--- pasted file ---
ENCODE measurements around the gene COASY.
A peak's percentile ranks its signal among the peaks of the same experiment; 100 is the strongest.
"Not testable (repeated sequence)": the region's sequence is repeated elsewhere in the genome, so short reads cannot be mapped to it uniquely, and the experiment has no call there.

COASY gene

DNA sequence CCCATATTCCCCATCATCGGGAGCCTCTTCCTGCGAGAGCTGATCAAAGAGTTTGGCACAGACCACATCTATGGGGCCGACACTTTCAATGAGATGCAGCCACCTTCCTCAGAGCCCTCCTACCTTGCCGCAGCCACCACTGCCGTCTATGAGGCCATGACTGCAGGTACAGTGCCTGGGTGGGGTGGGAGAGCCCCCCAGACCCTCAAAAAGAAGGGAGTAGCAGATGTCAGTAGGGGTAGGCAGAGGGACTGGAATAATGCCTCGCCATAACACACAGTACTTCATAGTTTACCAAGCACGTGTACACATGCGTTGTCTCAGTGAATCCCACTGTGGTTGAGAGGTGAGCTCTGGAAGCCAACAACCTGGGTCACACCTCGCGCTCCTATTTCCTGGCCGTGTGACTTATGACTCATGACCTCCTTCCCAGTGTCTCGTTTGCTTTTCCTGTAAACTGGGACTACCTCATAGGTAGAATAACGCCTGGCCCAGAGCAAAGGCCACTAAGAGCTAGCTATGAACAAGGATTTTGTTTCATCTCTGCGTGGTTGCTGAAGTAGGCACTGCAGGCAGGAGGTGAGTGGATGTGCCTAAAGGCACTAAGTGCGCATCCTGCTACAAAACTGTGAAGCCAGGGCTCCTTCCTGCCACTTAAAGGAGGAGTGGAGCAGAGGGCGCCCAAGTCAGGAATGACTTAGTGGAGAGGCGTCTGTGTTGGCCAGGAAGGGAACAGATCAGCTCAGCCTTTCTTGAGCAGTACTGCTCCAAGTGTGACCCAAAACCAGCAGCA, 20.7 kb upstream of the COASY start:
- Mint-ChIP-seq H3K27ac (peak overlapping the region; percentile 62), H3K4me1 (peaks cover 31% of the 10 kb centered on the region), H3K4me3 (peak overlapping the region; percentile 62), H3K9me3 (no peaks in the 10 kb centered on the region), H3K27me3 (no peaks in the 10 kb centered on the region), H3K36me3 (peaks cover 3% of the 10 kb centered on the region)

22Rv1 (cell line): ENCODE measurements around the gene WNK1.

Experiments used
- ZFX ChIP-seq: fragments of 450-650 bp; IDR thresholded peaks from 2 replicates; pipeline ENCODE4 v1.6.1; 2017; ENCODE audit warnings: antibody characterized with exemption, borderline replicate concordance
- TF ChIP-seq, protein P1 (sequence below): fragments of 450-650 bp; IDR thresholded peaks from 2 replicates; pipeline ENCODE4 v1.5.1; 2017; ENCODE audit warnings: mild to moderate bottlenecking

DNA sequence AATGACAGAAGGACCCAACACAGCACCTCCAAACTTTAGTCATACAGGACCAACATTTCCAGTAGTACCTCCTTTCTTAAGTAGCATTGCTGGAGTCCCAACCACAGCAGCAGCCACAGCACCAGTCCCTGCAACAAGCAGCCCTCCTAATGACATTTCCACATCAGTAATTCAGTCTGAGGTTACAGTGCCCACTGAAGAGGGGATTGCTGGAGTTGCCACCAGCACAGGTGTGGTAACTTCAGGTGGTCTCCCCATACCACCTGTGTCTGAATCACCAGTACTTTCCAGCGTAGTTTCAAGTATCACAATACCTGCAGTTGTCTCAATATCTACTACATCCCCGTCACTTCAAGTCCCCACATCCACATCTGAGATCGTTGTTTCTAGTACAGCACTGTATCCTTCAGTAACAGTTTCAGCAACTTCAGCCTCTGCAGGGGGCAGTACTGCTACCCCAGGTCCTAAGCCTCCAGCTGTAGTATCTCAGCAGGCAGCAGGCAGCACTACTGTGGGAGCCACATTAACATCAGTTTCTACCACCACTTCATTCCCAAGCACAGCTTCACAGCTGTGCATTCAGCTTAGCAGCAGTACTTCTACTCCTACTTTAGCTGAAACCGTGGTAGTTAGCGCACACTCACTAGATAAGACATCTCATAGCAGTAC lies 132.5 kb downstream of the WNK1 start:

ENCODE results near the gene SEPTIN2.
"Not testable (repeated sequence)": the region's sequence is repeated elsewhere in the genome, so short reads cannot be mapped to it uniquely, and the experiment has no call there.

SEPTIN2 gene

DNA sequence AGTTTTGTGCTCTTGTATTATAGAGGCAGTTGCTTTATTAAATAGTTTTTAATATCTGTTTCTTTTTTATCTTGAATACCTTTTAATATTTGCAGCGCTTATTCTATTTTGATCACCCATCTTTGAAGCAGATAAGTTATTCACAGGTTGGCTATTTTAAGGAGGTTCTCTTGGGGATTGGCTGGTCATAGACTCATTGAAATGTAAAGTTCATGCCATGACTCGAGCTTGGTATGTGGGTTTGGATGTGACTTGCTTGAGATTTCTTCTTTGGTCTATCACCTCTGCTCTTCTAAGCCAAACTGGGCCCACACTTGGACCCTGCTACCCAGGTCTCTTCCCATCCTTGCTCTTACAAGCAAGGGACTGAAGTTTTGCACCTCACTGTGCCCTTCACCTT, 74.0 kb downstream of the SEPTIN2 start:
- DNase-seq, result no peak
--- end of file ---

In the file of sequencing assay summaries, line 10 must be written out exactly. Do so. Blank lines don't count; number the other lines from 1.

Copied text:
- TF ChIP-seq, protein P1 (sequence below): fragments of 450-650 bp; IDR thresholded peaks from 2 replicates; pipeline ENCODE4 v1.5.1; 2017; ENCODE audit warnings: mild to moderate bottlenecking